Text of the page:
This doesn't just mean he ditches his Hawaiian shirt for a double breasted suit. Rather, she also gives him the quest of finding her lost friend Cathy. George, in his suit and with a new purpose of finding a damsel in distress, finally has a life that lives up to his own wounded romanticism, typified by his love of Nat 'King' Cole's music and the detective novels he devours and discusses with Thomas. It's typical of Jordan's originality that he doesn't give them Dashiell Hammett or Raymond Chandler to read but rather the brilliant, enigmatic and surreal John Franklin Bardin. The latter half of the film turns into something like Taxi Driver as George faces up to Simone's violent ex-pimp Anderson (An early role for The Wire's Clarke Peters) and risks the ire of the 'nasty dirty sleazy' Mortwell, but Travis Bickle's Vietnam-inspired madness is replaced by George's buried decency. "Are you a good man?" his daughter asks. "Not for me to say," says George.
Produced by George Harrison's Handmade Films and co-written by David Leland, who went on to direct Wish You Were Here the next year, Mona Lisa sees some major British talents at the height of their powers. Bob Hoskins won the best actor award at Cannes, but Cathy Tyson matches him scene for scene, giving an intense portrayal of her doomed beauty. Likewise, Michael Caine produces in Mortwell one of his nastiest and most convincing villains: just watch the turn he takes when questioning an upper class client about a missing girl: "What did you do to her? [Pause] That's quite alright, sir. We'll find her." The look of the film is also gorgeous especially with this new 2K restoration. Terry Gilliam's favourite cinematographer Roger Pratt takes the images from an initial low key documentary style through the noirish nightmare of Soho sleaze to end up with an almost classical Hollywood framing. Note the final shot of Simone. Michael Kamen scores the movie, excellently placing Cole's songs and morphing them into a lush dramatic score. Mona Lisa is a film ripe for rediscovery, its aching melancholy and poetic oddness contrasting perfectly with its genre pretensions and another reminder of how wonderful Bob Hoskins truly was.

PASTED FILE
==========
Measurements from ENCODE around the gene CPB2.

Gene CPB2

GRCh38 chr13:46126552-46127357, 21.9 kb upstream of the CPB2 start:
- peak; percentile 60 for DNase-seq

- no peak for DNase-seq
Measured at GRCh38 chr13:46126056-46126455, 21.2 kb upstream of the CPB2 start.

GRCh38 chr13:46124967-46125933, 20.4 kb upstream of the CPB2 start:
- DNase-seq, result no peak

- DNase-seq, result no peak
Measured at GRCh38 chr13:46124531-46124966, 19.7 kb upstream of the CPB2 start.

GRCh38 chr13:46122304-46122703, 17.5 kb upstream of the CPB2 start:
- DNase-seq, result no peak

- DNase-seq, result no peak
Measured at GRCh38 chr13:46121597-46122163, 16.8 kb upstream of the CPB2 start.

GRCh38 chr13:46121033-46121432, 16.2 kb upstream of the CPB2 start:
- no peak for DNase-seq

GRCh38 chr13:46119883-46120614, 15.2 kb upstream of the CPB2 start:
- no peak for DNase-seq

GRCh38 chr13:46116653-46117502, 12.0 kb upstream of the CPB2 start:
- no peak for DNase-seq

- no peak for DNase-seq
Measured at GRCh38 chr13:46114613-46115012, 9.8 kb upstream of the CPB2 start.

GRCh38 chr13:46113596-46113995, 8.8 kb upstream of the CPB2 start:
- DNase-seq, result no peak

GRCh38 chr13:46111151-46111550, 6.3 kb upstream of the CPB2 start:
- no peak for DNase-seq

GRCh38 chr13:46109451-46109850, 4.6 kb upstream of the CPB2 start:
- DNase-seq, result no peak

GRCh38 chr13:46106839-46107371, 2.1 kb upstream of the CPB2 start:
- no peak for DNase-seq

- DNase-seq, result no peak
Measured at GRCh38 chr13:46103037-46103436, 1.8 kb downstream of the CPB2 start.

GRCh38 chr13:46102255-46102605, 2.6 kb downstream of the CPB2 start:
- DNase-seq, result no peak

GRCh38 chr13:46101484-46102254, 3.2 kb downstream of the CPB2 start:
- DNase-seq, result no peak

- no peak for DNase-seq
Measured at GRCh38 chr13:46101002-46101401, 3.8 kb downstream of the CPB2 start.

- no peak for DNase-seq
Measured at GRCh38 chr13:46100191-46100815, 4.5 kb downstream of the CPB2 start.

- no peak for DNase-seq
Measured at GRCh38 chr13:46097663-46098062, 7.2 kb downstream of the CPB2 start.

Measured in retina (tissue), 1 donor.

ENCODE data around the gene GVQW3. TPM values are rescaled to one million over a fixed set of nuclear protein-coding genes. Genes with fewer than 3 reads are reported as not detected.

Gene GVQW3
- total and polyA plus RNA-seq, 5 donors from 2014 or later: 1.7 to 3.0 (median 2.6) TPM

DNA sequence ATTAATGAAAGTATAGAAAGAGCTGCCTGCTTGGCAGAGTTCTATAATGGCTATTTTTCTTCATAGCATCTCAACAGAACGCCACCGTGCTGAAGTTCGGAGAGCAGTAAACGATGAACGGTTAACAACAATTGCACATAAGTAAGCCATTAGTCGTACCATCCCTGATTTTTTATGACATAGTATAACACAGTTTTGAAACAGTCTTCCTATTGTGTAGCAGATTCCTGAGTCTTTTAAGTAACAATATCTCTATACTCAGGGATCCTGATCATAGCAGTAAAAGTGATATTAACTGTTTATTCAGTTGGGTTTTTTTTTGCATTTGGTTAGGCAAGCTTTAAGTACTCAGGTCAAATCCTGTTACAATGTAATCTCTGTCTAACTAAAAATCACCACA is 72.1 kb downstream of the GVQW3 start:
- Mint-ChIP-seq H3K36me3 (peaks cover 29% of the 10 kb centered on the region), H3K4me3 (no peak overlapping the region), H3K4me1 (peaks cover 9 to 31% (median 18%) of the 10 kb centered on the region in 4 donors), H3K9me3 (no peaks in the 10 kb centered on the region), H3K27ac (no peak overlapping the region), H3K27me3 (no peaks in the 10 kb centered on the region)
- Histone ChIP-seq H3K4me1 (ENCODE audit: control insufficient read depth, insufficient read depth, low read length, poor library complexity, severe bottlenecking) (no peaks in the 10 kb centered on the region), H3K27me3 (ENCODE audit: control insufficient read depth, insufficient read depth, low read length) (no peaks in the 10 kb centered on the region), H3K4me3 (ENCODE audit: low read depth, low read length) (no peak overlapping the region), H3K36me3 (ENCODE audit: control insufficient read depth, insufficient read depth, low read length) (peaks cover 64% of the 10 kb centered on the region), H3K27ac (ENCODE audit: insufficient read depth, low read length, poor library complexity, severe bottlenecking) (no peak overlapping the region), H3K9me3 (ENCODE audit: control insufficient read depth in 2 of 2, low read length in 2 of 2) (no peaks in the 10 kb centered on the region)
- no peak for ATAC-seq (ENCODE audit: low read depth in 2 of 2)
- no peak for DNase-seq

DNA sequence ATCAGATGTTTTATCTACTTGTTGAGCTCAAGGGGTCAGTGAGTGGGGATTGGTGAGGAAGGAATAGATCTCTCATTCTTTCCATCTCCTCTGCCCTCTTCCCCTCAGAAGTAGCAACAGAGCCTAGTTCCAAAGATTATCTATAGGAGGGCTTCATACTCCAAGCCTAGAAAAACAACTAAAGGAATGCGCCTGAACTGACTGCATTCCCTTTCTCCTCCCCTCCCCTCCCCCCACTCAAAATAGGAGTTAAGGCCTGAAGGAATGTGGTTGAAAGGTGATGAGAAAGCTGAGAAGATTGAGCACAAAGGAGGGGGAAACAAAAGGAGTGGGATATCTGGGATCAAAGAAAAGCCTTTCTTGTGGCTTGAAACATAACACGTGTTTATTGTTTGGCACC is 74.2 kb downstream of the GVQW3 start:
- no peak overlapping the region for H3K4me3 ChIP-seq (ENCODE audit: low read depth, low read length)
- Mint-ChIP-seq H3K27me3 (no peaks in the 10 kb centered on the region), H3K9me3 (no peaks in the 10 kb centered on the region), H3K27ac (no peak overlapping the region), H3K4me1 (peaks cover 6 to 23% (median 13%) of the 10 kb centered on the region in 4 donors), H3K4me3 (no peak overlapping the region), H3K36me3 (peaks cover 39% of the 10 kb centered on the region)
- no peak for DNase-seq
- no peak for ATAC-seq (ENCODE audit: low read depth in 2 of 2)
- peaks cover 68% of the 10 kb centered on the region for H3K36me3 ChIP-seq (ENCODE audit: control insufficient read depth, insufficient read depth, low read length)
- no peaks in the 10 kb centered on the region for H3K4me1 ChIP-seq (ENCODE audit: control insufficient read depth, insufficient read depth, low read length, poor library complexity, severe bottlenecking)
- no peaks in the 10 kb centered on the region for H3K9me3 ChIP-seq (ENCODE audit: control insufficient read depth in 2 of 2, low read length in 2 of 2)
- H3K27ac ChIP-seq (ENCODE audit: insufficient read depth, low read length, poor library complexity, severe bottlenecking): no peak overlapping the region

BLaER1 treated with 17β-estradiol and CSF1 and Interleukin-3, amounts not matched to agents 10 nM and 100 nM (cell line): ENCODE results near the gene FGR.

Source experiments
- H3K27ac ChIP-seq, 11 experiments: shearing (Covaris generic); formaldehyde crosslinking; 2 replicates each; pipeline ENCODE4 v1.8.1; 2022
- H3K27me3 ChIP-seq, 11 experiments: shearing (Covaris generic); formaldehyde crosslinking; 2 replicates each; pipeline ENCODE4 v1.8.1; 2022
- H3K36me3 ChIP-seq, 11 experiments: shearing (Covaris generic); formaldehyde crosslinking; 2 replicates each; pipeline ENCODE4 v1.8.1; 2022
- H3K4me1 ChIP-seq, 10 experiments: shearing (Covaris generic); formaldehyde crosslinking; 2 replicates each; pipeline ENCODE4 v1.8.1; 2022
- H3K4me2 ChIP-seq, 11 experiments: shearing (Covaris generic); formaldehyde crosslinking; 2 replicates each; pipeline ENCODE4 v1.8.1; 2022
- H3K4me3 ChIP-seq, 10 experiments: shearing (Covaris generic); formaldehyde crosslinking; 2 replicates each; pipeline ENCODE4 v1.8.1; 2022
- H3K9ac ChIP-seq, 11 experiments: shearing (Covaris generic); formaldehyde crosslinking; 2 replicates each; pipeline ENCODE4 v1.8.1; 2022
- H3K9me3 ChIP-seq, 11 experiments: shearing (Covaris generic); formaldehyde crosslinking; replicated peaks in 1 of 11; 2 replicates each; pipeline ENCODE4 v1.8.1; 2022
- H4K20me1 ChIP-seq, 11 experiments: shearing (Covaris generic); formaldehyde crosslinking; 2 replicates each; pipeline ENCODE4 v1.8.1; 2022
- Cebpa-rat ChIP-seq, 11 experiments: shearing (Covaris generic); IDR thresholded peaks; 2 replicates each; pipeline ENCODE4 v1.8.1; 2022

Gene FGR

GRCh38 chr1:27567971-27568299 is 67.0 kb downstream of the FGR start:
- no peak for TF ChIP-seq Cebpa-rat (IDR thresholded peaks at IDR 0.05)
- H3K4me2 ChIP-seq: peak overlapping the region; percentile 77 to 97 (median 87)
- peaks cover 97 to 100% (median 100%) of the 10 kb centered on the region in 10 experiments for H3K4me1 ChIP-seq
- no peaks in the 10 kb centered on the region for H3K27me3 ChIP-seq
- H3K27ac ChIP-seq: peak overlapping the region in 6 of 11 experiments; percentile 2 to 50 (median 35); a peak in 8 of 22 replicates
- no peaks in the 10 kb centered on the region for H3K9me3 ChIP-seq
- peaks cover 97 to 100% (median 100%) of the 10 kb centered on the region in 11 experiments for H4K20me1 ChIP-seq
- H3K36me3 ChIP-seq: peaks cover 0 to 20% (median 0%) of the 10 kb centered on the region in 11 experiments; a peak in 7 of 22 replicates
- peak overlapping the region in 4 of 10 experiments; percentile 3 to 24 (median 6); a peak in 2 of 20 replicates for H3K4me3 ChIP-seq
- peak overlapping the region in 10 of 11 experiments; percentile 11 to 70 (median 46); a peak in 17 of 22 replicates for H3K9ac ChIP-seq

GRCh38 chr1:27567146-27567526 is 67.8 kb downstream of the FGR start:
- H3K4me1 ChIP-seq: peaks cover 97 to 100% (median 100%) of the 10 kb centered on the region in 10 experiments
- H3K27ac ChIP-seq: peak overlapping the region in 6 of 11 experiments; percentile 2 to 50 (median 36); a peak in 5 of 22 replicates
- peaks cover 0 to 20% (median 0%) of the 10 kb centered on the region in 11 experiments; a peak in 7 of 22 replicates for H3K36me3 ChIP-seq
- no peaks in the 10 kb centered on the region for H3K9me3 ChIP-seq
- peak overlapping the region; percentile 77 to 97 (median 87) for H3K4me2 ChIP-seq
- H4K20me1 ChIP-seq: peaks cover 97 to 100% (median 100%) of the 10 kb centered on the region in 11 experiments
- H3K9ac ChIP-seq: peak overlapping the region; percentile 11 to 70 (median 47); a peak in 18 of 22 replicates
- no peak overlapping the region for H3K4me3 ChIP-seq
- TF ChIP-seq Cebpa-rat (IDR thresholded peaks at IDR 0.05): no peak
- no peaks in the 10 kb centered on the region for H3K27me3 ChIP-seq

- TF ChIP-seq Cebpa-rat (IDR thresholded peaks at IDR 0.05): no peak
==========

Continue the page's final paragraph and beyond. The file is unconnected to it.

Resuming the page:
John Bleasdale | @drjonty